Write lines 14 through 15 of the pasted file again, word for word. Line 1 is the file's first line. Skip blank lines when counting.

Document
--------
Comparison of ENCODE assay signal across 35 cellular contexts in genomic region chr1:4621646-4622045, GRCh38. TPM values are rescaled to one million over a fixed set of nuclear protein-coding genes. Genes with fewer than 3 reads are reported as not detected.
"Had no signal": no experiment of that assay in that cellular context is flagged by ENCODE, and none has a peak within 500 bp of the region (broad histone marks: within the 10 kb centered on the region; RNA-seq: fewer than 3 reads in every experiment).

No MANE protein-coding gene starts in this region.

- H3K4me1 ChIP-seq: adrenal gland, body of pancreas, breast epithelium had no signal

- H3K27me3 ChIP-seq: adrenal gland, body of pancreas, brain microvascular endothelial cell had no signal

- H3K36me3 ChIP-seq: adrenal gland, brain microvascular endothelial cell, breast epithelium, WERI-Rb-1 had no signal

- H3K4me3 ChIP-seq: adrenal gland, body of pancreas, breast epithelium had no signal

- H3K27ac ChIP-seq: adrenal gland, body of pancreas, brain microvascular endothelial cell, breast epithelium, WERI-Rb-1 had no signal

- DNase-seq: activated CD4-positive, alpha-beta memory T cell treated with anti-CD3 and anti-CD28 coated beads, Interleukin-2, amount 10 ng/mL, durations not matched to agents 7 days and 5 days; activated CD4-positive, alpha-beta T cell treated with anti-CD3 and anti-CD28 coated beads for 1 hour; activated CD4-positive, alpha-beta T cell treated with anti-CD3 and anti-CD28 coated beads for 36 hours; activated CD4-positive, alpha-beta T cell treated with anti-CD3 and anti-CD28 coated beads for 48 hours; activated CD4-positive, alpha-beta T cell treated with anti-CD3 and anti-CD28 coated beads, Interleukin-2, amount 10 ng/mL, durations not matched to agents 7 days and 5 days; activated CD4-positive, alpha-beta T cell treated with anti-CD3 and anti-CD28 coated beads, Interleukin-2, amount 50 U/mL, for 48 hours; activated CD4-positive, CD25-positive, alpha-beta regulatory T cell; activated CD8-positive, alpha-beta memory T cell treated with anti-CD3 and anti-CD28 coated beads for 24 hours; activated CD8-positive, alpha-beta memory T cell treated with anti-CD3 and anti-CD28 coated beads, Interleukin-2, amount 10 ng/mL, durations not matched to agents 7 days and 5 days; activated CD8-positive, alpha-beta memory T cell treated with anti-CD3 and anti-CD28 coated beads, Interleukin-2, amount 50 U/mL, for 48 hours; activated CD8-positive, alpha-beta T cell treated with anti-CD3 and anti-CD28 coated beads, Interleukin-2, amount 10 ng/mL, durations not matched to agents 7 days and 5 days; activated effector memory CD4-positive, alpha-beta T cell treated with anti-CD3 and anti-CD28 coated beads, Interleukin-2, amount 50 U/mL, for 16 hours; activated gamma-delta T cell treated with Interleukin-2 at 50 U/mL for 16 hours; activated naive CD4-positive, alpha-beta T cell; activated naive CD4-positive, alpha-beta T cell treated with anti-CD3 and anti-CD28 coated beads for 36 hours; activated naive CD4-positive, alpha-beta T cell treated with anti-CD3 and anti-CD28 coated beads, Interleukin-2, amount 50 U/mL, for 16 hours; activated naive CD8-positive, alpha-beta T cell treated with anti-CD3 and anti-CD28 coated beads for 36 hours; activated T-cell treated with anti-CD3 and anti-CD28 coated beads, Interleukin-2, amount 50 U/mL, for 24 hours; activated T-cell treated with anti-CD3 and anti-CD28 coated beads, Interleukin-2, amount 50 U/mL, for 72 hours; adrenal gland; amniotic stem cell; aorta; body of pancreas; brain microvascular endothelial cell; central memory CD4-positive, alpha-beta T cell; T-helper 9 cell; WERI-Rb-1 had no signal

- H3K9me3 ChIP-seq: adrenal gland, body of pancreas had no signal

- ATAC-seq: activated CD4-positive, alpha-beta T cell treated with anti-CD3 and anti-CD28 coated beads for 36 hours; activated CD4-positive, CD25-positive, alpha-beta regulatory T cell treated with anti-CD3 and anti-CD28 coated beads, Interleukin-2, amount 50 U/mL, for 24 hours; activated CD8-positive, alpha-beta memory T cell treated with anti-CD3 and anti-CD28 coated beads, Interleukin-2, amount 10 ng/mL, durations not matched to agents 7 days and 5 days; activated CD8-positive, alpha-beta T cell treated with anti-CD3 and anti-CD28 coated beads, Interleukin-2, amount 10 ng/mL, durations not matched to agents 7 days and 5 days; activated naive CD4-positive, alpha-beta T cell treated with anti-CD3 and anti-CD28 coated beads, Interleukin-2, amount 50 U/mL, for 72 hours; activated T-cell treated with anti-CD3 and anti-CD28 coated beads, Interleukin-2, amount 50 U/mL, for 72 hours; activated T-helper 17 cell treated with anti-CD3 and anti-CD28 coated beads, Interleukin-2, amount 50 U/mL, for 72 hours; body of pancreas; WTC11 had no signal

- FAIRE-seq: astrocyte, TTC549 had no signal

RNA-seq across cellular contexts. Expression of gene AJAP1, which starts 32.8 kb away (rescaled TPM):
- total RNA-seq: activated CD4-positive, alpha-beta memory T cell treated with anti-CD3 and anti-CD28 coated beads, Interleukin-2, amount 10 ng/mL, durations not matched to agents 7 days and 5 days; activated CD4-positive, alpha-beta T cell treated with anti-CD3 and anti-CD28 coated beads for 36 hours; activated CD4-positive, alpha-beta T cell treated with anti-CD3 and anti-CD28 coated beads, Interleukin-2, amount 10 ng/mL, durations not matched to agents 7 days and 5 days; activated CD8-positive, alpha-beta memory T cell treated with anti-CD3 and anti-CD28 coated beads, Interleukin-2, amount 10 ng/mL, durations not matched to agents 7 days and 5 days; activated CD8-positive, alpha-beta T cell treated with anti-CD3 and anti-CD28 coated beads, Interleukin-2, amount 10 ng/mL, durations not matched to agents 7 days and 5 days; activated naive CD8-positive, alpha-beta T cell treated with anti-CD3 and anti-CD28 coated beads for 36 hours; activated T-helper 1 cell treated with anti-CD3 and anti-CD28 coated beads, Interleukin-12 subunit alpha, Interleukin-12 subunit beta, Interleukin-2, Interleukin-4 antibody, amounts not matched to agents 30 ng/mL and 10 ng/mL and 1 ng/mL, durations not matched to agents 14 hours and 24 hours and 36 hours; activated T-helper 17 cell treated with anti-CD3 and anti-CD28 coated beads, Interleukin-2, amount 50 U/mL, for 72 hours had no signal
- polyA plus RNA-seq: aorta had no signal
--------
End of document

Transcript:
- total RNA-seq: activated CD4-positive, alpha-beta memory T cell treated with anti-CD3 and anti-CD28 coated beads, Interleukin-2, amount 10 ng/mL, durations not matched to agents 7 days and 5 days; activated CD4-positive, alpha-beta T cell treated with anti-CD3 and anti-CD28 coated beads for 36 hours; activated CD4-positive, alpha-beta T cell treated with anti-CD3 and anti-CD28 coated beads, Interleukin-2, amount 10 ng/mL, durations not matched to agents 7 days and 5 days; activated CD8-positive, alpha-beta memory T cell treated with anti-CD3 and anti-CD28 coated beads, Interleukin-2, amount 10 ng/mL, durations not matched to agents 7 days and 5 days; activated CD8-positive, alpha-beta T cell treated with anti-CD3 and anti-CD28 coated beads, Interleukin-2, amount 10 ng/mL, durations not matched to agents 7 days and 5 days; activated naive CD8-positive, alpha-beta T cell treated with anti-CD3 and anti-CD28 coated beads for 36 hours; activated T-helper 1 cell treated with anti-CD3 and anti-CD28 coated beads, Interleukin-12 subunit alpha, Interleukin-12 subunit beta, Interleukin-2, Interleukin-4 antibody, amounts not matched to agents 30 ng/mL and 10 ng/mL and 1 ng/mL, durations not matched to agents 14 hours and 24 hours and 36 hours; activated T-helper 17 cell treated with anti-CD3 and anti-CD28 coated beads, Interleukin-2, amount 50 U/mL, for 72 hours had no signal
- polyA plus RNA-seq: aorta had no signal